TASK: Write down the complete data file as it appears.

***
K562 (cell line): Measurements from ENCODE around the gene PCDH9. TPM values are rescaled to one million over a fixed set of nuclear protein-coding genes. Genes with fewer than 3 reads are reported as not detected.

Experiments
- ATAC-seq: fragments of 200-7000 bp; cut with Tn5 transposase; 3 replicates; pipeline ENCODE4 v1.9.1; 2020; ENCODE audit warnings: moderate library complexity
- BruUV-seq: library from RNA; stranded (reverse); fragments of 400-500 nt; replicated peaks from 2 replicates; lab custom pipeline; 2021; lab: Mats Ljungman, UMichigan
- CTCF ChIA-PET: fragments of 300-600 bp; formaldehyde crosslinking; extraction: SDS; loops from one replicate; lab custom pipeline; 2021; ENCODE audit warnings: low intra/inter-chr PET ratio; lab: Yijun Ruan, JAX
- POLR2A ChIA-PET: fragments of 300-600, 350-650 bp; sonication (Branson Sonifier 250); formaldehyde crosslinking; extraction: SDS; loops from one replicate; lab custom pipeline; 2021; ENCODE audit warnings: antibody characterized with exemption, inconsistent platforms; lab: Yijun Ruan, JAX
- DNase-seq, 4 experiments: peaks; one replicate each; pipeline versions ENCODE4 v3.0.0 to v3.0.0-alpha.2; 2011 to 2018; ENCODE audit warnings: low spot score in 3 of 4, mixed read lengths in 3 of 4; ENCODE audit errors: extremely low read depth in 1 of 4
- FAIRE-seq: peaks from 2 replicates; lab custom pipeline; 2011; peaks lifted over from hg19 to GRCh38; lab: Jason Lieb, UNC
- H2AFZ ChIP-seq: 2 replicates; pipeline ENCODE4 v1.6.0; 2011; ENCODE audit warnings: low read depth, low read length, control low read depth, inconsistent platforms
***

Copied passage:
K562 (cell line): Measurements from ENCODE around the gene PCDH9. TPM values are rescaled to one million over a fixed set of nuclear protein-coding genes. Genes with fewer than 3 reads are reported as not detected.

Experiments
- ATAC-seq: fragments of 200-7000 bp; cut with Tn5 transposase; 3 replicates; pipeline ENCODE4 v1.9.1; 2020; ENCODE audit warnings: moderate library complexity
- BruUV-seq: library from RNA; stranded (reverse); fragments of 400-500 nt; replicated peaks from 2 replicates; lab custom pipeline; 2021; lab: Mats Ljungman, UMichigan
- CTCF ChIA-PET: fragments of 300-600 bp; formaldehyde crosslinking; extraction: SDS; loops from one replicate; lab custom pipeline; 2021; ENCODE audit warnings: low intra/inter-chr PET ratio; lab: Yijun Ruan, JAX
- POLR2A ChIA-PET: fragments of 300-600, 350-650 bp; sonication (Branson Sonifier 250); formaldehyde crosslinking; extraction: SDS; loops from one replicate; lab custom pipeline; 2021; ENCODE audit warnings: antibody characterized with exemption, inconsistent platforms; lab: Yijun Ruan, JAX
- DNase-seq, 4 experiments: peaks; one replicate each; pipeline versions ENCODE4 v3.0.0 to v3.0.0-alpha.2; 2011 to 2018; ENCODE audit warnings: low spot score in 3 of 4, mixed read lengths in 3 of 4; ENCODE audit errors: extremely low read depth in 1 of 4
- FAIRE-seq: peaks from 2 replicates; lab custom pipeline; 2011; peaks lifted over from hg19 to GRCh38; lab: Jason Lieb, UNC
- H2AFZ ChIP-seq: 2 replicates; pipeline ENCODE4 v1.6.0; 2011; ENCODE audit warnings: low read depth, low read length, control low read depth, inconsistent platforms